Common ChiffChaff
The morning gently passed away towards noon and the warm sunshine brought out some Orange Tips that flew along the rides or rested to soak in the sun that fuels their flight.

And as the hours progressed I continued to watch the Nightingale, now regularly alternating between singing and flying down to hop on the grass and dead bracken to feed. 

As the sun intensified a trio of Grass Snakes became entwined, writhing in an amphitheatre of dead grass under some bramble by the path but I did not encounter any Adders. 

Grass Snakes
Other visitors and photographers began to arrive attracted by the presence of the Nightingales. Some photographers stood far too close to the hedgerow and I knew that the Nightingale would not come there but seek the sheltered secluded byway on the other side of the hedge. Every one has a camera these days but sadly not always the common sense or understanding to go with it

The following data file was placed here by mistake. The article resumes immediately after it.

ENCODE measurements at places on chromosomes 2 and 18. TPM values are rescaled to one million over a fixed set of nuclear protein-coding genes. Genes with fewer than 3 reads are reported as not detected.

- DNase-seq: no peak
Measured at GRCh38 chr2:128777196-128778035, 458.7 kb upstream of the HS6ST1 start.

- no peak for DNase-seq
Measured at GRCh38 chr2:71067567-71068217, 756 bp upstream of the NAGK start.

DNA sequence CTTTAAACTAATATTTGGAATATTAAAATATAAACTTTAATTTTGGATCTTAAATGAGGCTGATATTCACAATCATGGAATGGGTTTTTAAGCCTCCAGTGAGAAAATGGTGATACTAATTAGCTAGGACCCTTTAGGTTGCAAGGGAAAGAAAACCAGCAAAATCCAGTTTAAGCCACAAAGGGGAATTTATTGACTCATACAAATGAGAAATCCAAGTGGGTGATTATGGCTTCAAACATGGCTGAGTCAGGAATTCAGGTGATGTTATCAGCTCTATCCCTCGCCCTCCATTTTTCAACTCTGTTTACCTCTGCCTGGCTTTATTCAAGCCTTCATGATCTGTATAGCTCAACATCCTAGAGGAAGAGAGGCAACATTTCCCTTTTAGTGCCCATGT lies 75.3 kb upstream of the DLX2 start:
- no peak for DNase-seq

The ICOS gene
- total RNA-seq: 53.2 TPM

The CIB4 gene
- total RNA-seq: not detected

Photographers wondering why the Nightingale does not appear in the hedge.
No true birder would stand that close
The byway that the Nightingale sought, flying down to feed on the grass bank
No photographers here!
With the arrival of other people intent on seeing the Nightingale the spell for me was broken as I prefer my own company in situations like this. I left the Nightingale, still singing and its song came with me as I walked back through the bright sunlight and intense greenery of the reserve.


  1. You have caught the essence of Nightingales
    brilliantly within your writing...